Francesco Balucani – Fabio Ottaviani, L’Italia alla prova del fondamentalismo radicale islamico. Indagine sul polimorfismo della minaccia terroristica e analisi ragionata dell’ordinamento giuridico italiano in materia di antiterrorismo. Parte seconda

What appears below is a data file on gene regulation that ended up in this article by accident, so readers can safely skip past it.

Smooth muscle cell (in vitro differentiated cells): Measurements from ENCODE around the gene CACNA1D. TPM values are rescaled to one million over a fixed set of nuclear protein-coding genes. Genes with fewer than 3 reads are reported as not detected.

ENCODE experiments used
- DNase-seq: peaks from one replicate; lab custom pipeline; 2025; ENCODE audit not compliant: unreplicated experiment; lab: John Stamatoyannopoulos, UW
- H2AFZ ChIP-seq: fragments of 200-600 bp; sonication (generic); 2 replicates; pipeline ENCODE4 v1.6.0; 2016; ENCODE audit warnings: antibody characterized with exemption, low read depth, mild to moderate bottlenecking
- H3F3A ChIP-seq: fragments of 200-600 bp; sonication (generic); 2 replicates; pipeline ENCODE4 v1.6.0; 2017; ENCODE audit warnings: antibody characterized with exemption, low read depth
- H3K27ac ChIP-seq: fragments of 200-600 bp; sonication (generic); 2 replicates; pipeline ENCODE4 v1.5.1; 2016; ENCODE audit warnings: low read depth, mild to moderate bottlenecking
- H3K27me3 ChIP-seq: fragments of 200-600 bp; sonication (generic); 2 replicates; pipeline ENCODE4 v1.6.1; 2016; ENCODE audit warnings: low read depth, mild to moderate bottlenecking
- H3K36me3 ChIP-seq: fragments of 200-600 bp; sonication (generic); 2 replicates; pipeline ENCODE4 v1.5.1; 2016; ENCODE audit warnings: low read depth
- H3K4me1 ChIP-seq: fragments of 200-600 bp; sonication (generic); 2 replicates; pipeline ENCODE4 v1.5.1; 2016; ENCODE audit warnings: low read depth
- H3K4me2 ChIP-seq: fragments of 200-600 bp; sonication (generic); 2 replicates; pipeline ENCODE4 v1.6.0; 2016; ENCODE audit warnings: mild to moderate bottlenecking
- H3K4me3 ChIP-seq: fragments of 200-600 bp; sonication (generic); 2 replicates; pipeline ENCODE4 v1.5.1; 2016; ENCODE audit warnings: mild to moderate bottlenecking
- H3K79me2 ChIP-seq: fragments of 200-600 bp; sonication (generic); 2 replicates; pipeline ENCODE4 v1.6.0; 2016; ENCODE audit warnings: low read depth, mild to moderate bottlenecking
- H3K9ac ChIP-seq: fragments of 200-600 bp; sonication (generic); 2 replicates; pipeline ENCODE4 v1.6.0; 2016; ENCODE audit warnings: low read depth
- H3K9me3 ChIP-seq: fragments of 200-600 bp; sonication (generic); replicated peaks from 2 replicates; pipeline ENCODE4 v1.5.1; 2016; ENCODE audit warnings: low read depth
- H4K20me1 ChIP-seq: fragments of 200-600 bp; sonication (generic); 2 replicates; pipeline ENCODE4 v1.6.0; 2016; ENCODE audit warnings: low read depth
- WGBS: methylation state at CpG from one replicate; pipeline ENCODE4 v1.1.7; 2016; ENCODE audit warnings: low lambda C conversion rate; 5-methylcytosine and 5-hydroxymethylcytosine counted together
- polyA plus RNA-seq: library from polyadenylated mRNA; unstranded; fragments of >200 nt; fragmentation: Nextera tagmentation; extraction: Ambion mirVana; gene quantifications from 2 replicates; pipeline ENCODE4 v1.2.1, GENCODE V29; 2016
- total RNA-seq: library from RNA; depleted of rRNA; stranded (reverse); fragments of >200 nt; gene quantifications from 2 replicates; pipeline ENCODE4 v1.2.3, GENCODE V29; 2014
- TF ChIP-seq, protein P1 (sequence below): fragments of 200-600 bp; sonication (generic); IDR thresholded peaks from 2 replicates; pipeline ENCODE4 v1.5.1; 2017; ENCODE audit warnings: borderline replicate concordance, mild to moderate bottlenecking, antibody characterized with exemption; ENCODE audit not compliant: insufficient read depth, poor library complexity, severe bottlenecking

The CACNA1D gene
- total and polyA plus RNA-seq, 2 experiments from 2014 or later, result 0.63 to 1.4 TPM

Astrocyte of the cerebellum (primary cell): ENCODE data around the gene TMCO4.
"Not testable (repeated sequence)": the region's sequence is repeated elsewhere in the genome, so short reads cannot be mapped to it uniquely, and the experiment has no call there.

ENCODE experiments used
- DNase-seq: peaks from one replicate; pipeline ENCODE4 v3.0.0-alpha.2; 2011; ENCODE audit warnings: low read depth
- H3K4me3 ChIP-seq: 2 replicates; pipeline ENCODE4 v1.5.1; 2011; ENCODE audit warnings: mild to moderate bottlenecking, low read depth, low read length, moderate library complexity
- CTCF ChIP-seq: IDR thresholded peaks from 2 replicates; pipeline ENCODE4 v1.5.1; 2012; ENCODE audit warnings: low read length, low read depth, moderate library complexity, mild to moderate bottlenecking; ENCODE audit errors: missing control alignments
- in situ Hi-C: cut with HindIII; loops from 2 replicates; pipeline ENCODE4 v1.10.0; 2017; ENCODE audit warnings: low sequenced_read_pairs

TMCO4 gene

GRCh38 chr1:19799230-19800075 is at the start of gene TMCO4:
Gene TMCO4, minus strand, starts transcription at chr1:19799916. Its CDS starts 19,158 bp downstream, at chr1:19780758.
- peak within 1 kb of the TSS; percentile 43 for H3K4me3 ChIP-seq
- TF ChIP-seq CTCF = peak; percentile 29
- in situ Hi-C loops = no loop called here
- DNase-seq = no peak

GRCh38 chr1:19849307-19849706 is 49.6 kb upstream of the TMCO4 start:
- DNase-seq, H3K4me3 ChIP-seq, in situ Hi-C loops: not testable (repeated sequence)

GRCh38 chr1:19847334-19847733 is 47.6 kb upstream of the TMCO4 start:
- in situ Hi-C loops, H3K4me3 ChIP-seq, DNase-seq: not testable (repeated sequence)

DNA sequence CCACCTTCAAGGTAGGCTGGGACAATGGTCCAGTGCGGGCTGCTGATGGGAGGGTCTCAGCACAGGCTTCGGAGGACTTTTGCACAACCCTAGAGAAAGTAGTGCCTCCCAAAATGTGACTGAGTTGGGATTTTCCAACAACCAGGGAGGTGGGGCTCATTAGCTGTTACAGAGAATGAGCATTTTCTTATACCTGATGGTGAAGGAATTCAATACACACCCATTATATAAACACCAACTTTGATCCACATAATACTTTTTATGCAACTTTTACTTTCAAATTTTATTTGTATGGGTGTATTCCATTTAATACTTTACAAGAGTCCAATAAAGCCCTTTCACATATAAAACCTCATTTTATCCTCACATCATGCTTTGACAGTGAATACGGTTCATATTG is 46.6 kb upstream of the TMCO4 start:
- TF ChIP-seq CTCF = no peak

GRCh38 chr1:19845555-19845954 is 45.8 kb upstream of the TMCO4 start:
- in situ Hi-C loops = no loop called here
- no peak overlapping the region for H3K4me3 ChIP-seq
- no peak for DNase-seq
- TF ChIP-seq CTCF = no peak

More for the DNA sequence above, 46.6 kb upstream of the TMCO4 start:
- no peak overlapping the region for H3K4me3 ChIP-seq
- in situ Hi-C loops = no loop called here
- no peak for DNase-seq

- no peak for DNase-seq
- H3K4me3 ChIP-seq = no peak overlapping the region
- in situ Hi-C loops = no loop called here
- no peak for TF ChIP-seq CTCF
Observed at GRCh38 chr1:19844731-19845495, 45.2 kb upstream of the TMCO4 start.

This publication aims to analyze the most relevant features of today’s islamic terrorism, to list the critical issues that this kind of threath poses both in a strategic and a legal dimension, to examine the peculiarities and the attributes of the Italian legal system in terms of national security and counter-terrorism, and finally to analyze this issue in terms of international cooperation. The polymorphism and the irreducibility to pre-established schemes that have always distinguished the threath of terrorism require us to carry out an analysis free from generalizations, focused both on present days – foreign fighters, nuclear terrorism, Jihad 2.0, terrorism transnational – and historical past. Although in recent years the incidence of islamic terrorism has decreased more and more, probably as a consequence of the progressive dismantling of the Islamic State and the intensification of American search and destroy campaigns, conducted throught high-altitude military drones, satellite technologies and intelligence operations, we believe that it is appropriate to maintain high standards of security, since new potential threats may arrive unexpectedly and without great possibilities for prediction. The roots of the problem remain substantially unresolved – Islamic religious demands, the presence of political regimes close to the most extremist currents of the Islamic religion, the marginalization of Muslim populations within the global society, the presence of inter-ethnic conflicts and civil wars in regions of the world already affected by phenomena of poverty and by the externalities of climate change – and so it is possible that in the future the containment policies of Western societies may no longer be enough to contain the pressures arising from a a problem that we have repressed and suffocated, but certainly not completely eradicated. In any case, this period of calm could also be used to address the unresolved issues related to the definition of terrorism on an international level and the dilemmas of interstate cooperation in the field of counter-terrorism and intelligence, which may compromise the effectiveness of the policies to contain the terrorist threat developed both nationally and internationally. The following publication is divided into two parts, or sections: in the first one, which has been included in the past issue of the journal, we have dealt with the issues mentioned above, while in the second, which you are about to read, we will analyse in depth the protection of national security in the Italian legal system.